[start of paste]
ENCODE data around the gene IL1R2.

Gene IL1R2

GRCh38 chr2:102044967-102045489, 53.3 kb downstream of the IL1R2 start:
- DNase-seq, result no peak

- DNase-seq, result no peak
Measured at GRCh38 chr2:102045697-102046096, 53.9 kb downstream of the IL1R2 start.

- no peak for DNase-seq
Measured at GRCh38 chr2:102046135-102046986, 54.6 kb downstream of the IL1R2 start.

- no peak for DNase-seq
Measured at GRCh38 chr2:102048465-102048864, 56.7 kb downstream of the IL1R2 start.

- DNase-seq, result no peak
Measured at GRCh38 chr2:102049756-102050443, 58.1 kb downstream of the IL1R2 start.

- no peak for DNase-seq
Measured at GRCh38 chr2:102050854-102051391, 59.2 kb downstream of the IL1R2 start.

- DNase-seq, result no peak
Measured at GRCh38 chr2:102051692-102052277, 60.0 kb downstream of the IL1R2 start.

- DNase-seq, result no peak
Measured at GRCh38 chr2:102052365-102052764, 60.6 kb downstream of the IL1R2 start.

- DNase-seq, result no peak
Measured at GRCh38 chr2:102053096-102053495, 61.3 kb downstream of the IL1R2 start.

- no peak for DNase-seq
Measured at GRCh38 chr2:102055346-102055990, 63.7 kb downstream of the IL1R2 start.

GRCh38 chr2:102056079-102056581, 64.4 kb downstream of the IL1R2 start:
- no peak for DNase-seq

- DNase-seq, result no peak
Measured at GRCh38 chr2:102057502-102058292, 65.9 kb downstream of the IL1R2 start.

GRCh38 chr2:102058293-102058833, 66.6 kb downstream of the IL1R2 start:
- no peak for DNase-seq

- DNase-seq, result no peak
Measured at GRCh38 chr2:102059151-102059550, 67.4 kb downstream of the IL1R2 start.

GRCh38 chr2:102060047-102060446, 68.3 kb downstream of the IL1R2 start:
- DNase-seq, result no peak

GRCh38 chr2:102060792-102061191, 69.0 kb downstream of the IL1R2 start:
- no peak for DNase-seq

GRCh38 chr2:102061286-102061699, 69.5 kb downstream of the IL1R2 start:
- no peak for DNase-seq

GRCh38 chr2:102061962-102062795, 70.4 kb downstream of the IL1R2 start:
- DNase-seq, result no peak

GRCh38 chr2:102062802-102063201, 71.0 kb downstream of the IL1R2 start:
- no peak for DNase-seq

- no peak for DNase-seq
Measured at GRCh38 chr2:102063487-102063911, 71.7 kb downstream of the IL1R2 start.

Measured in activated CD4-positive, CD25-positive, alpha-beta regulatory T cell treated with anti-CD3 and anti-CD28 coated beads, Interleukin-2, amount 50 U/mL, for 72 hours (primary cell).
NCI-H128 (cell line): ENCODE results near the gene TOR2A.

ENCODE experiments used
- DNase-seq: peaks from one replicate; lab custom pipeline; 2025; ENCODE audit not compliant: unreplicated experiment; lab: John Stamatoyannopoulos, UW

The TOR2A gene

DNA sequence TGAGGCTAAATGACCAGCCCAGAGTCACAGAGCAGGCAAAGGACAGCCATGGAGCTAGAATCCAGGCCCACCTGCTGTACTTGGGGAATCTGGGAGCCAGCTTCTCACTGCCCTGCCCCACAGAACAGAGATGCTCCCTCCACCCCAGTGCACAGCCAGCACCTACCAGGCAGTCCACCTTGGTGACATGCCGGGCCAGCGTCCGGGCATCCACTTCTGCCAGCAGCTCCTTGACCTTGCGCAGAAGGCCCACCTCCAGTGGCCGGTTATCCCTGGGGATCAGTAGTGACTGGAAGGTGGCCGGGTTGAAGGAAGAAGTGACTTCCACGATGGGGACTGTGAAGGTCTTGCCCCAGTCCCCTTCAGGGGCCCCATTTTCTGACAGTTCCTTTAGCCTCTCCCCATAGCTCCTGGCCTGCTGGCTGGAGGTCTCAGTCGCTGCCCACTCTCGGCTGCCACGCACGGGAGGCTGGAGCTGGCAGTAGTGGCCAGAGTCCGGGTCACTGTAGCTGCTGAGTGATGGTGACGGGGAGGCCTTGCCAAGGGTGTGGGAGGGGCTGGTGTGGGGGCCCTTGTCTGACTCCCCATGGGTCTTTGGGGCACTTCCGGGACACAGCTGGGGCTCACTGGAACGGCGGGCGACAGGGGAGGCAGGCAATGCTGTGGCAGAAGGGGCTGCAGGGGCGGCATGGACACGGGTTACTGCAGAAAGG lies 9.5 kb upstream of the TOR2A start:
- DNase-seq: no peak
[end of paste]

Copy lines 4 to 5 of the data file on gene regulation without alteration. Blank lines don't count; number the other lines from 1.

- DNase-seq, result no peak

- DNase-seq, result no peak